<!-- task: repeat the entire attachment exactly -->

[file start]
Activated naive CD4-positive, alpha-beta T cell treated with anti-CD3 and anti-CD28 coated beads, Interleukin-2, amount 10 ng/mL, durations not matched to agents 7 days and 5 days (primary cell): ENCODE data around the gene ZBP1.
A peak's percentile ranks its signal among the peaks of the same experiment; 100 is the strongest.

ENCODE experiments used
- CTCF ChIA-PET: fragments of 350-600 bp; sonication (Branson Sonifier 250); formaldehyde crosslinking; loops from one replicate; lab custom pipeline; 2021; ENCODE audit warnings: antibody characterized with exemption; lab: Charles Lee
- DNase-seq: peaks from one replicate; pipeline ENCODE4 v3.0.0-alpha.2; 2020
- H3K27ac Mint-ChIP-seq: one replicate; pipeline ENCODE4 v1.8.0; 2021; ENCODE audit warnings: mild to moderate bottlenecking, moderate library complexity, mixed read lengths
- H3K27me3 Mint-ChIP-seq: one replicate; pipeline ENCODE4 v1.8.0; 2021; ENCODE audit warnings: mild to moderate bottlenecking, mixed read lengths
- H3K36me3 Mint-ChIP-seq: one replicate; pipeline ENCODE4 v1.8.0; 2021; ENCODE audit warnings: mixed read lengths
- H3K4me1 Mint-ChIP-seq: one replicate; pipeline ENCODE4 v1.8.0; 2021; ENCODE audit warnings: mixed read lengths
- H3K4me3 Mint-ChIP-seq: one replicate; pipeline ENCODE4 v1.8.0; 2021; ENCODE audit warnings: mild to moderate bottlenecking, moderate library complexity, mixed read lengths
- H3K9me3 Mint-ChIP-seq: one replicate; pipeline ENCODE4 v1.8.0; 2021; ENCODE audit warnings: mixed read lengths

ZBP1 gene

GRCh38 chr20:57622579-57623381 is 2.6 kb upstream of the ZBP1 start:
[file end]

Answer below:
Activated naive CD4-positive, alpha-beta T cell treated with anti-CD3 and anti-CD28 coated beads, Interleukin-2, amount 10 ng/mL, durations not matched to agents 7 days and 5 days (primary cell): ENCODE data around the gene ZBP1.
A peak's percentile ranks its signal among the peaks of the same experiment; 100 is the strongest.

ENCODE experiments used
- CTCF ChIA-PET: fragments of 350-600 bp; sonication (Branson Sonifier 250); formaldehyde crosslinking; loops from one replicate; lab custom pipeline; 2021; ENCODE audit warnings: antibody characterized with exemption; lab: Charles Lee
- DNase-seq: peaks from one replicate; pipeline ENCODE4 v3.0.0-alpha.2; 2020
- H3K27ac Mint-ChIP-seq: one replicate; pipeline ENCODE4 v1.8.0; 2021; ENCODE audit warnings: mild to moderate bottlenecking, moderate library complexity, mixed read lengths
- H3K27me3 Mint-ChIP-seq: one replicate; pipeline ENCODE4 v1.8.0; 2021; ENCODE audit warnings: mild to moderate bottlenecking, mixed read lengths
- H3K36me3 Mint-ChIP-seq: one replicate; pipeline ENCODE4 v1.8.0; 2021; ENCODE audit warnings: mixed read lengths
- H3K4me1 Mint-ChIP-seq: one replicate; pipeline ENCODE4 v1.8.0; 2021; ENCODE audit warnings: mixed read lengths
- H3K4me3 Mint-ChIP-seq: one replicate; pipeline ENCODE4 v1.8.0; 2021; ENCODE audit warnings: mild to moderate bottlenecking, moderate library complexity, mixed read lengths
- H3K9me3 Mint-ChIP-seq: one replicate; pipeline ENCODE4 v1.8.0; 2021; ENCODE audit warnings: mixed read lengths

ZBP1 gene

GRCh38 chr20:57622579-57623381 is 2.6 kb upstream of the ZBP1 start: